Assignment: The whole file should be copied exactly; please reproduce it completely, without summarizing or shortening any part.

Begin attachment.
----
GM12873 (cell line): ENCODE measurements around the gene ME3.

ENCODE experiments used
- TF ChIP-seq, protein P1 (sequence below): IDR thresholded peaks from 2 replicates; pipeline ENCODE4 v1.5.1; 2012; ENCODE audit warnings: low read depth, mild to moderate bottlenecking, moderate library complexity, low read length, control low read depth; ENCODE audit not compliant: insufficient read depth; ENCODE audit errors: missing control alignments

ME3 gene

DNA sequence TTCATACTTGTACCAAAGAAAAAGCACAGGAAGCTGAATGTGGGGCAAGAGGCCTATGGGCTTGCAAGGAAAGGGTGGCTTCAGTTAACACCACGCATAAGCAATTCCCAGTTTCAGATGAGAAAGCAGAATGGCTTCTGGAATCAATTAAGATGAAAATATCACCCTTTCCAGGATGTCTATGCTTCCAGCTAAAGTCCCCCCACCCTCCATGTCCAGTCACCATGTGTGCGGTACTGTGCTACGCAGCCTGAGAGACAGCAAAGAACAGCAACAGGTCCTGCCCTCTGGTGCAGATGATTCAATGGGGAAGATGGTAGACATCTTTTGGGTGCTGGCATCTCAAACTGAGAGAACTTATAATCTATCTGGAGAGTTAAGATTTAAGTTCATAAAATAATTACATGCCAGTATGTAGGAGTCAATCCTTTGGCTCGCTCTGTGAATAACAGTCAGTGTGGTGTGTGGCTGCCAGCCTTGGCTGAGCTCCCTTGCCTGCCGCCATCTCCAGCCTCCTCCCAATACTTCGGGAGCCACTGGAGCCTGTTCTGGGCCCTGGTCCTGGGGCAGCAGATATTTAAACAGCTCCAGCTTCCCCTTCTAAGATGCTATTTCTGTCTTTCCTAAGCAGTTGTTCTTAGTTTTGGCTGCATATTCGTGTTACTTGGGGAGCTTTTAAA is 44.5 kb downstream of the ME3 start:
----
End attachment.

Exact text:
GM12873 (cell line): ENCODE measurements around the gene ME3.

ENCODE experiments used
- TF ChIP-seq, protein P1 (sequence below): IDR thresholded peaks from 2 replicates; pipeline ENCODE4 v1.5.1; 2012; ENCODE audit warnings: low read depth, mild to moderate bottlenecking, moderate library complexity, low read length, control low read depth; ENCODE audit not compliant: insufficient read depth; ENCODE audit errors: missing control alignments

ME3 gene

DNA sequence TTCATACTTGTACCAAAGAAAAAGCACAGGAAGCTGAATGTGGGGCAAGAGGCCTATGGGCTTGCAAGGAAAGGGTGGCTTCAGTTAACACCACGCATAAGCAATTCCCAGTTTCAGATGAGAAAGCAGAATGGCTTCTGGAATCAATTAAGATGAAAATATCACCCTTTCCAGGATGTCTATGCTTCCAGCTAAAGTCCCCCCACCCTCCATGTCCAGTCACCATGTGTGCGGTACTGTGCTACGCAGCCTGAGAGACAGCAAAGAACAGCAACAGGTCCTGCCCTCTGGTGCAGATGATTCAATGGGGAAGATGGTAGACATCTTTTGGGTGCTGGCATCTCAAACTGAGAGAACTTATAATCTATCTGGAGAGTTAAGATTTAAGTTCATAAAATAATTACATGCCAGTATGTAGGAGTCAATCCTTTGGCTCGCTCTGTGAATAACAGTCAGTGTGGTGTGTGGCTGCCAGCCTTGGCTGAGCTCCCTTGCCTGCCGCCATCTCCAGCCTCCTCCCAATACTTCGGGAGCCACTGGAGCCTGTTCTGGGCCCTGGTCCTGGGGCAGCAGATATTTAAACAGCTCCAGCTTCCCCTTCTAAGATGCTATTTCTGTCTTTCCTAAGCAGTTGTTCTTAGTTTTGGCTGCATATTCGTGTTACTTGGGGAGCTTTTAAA is 44.5 kb downstream of the ME3 start: